Al Khaznah Tannery open for business

16 April 2007



Introduction
On the strength of an initial feasibility study, BLC was selected to be the main process consultant. Using the in-house industrial experience at BLC, the critical aspects of the feasibility study were combined with the needs of the client to make the first or 'conceptual' design.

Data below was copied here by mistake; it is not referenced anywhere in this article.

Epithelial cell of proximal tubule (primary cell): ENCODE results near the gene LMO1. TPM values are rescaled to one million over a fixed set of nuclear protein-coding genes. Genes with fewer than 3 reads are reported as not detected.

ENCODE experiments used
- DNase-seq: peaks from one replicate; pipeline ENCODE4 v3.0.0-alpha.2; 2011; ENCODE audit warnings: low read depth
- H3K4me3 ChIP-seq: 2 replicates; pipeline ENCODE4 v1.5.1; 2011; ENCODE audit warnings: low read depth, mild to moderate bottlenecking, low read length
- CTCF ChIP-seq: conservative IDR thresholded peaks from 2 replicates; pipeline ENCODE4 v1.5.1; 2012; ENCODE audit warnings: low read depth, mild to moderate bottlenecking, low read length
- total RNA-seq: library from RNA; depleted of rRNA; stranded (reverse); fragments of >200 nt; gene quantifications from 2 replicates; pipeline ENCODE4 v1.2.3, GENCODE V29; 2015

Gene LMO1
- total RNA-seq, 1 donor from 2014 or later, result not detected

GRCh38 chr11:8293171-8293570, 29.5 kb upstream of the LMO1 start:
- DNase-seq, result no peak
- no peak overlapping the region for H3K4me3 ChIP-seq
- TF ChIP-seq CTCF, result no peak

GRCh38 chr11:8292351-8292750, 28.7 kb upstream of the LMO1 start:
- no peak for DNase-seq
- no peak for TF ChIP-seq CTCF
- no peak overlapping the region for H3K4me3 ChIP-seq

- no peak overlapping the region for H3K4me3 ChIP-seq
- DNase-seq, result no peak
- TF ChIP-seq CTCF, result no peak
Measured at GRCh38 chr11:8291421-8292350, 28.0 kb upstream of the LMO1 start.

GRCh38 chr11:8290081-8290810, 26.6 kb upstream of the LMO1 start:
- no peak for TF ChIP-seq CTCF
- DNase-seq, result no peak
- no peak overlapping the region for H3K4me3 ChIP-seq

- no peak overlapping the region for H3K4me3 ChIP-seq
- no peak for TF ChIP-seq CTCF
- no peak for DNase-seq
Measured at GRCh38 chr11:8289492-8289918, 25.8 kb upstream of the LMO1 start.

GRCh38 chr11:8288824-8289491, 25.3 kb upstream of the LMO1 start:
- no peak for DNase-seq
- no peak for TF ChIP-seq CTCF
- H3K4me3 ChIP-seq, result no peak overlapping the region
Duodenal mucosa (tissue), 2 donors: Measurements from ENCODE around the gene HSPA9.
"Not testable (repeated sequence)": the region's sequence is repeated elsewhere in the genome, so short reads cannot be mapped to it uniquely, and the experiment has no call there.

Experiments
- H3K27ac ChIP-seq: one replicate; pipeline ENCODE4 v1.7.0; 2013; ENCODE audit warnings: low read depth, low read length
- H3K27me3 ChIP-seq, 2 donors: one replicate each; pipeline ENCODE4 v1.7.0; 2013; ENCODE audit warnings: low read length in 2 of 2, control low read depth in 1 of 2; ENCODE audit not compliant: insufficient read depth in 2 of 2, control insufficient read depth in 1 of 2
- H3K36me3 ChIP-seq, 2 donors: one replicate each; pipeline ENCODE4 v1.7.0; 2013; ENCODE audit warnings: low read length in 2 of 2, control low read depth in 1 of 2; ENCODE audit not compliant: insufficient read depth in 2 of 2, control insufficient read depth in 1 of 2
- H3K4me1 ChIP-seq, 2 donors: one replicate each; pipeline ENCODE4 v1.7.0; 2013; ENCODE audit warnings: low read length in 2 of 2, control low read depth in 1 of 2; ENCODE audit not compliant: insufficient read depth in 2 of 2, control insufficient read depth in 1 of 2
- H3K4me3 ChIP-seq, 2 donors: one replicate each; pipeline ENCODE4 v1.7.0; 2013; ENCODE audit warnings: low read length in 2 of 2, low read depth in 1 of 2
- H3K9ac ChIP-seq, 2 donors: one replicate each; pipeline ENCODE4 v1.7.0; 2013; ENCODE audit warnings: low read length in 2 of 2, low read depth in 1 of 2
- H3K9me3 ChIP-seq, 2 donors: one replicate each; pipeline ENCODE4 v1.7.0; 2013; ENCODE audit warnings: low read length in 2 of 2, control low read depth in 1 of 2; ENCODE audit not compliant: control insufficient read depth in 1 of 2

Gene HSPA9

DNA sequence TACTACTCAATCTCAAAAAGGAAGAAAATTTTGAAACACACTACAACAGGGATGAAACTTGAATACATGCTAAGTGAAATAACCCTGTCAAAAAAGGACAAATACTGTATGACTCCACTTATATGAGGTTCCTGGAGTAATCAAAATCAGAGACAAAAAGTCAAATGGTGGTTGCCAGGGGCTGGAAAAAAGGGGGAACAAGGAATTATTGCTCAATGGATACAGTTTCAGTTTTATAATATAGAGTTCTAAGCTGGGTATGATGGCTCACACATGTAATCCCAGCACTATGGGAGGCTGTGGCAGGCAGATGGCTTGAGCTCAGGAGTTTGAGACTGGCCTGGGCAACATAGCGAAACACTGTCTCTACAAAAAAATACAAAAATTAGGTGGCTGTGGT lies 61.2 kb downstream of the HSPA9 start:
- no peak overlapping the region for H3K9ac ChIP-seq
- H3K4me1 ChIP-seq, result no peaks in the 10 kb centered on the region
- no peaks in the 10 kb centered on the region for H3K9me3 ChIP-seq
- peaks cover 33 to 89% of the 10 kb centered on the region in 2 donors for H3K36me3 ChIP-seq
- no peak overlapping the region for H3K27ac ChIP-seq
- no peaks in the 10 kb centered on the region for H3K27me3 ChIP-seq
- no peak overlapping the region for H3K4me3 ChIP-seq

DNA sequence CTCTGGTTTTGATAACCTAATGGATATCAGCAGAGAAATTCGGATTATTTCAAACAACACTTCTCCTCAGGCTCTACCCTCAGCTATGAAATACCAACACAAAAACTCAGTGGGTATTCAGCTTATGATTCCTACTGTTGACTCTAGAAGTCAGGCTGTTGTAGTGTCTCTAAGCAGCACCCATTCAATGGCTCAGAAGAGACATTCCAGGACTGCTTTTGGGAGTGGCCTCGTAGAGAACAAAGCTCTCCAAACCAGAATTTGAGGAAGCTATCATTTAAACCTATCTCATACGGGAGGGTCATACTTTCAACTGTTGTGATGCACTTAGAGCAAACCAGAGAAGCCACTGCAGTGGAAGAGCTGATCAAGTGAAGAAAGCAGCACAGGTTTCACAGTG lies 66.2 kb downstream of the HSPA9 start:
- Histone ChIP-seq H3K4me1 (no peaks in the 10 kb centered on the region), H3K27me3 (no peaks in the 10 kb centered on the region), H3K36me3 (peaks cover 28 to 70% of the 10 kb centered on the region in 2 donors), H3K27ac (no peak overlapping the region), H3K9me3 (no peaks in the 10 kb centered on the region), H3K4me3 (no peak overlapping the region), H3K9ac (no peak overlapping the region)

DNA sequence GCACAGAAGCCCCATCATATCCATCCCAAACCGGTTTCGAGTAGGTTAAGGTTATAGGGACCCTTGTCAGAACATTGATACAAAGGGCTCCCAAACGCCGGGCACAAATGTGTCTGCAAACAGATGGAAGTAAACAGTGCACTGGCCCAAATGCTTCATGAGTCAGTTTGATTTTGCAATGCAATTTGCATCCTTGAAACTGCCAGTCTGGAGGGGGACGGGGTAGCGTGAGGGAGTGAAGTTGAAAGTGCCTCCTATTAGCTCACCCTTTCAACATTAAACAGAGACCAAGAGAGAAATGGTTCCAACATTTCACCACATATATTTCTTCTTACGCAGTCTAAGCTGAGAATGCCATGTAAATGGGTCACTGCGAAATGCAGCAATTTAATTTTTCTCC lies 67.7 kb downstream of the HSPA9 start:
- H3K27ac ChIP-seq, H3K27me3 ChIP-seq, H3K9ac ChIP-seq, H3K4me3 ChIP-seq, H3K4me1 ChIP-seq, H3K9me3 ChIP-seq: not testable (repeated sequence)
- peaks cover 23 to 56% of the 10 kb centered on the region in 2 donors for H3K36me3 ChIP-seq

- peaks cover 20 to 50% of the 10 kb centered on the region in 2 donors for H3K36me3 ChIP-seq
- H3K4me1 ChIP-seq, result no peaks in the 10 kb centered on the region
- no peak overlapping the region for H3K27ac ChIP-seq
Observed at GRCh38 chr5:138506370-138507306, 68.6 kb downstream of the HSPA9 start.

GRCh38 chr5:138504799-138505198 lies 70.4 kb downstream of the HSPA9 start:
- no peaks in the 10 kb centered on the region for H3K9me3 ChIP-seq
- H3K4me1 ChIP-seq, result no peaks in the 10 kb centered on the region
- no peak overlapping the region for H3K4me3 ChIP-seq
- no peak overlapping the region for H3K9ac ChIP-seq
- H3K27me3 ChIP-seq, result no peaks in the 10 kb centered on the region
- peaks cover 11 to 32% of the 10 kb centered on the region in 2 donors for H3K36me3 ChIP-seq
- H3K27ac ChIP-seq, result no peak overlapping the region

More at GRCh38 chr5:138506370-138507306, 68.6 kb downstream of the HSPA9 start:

At this stage of the project development, the client elected to appoint Dr Abbas E Elansari as a project manager and, subsequently, architects and engineers were engaged to work along with the BLC process project manager to produce a detailed design for the new tannery. At each stage BLC ensured, through an established project management protocol, that process-related issues were observed by all the other project partners. A primary objective in the development of the project has been to incorporate the best of modern techniques and state of the art manufacturing principles to ensure quality and consistency of productive output. The same high ideal reinforces the approach to effluent and waste treatment issues, using good practice within the factory to reduce environmental loadings at source. This is of paramount importance for the long-term stability and sustainability of the company. Current status Operations commenced at the Al Khaznah Tannery, situated in the centre of the United Arab Emirates, almost equidistant from Abu Dhabi, Dubai and Al Ain, at the beginning of July 2006. The management team was strengthened in October by the arrival of Stephen Johnson (previously of Pittards plc). Johnson has been appointed general manager of Al Khaznah Tannery and assumes overall responsibility working with Dr Abbas E Elansari, technical manager and Raj Rangarajan, head of the quality department. The tannery is modern and automated with the majority of the machinery supplied by leading Italian manufacturers. The machinery and plant layout has been designed to minimise handling and includes a multitude of conveyors and stacking systems. The design also includes a complete chrome recovery system and a specially designed municipality effluent treatment plant has been sited adjacent to the plant. The treatment plant includes ultra-filtration, biological treatment and reverse osmosis; the resulting treated water will be used for much needed irrigation. The tannery sets out to provide optimum conditions for both product and staff and is fully air conditioned throughout. The workforce is multicultural, with experienced and skilled leather workers from many countries, including Egypt, Sudan, Philippines, India and Iraq as well as local people from the United Arab Emirates. BLC has been involved in all phases of the design and construction, including equipment specifications and layout. The high level of automation included in the tannery design will help to control labour costs and improve competitiveness through manual handling efficiencies. Ongoing support is being provided by BLC personnel in the form of technical, managerial and development assistance for the first year's production. There is a good supply of local raw material consisting of cowhides, camel hides, Arabic sheep and goat, plus Somali sheep and goat, imported on the hoof and slaughtered for local consumption. The material supply has been assured initially by constructing the tannery close to an existing abattoir and by setting up a collection network, using refrigerated transport, with other local abattoirs. Production The capacity of the plant is 3,000 cattle per week (a mix of local cow and camel) plus 9,000 skins per week (a mix of Arabic and Somali sheep and goats). After the first three month period the skin proportion has already far exceeded initial expectations by around 6,000 skins per week. Management are tackling production using a step by step approach. Initially they are concentrating on wet-blue production, which will give time to fully understand the various qualities of the local materials and to determine the best way to market, either as wet-blue or finished leathers. A second phase of operation is now commencing as work nears completion on the commissioning of the drying and finishing equipment. With a constant stream of potential buyers from the main leather markets, including Italy, India and China, trials and development are currently underway to produce a variety of articles, mainly shoes and gloving, to service the world market. Optimism is high at the company that, with a well designed modern tannery and an abundance of quality raw material, Al Khaznah Tannery will soon have a permanent place within the world leather industry. For further information contact Stuart Booth on +44 1604 679956 or [email protected]  



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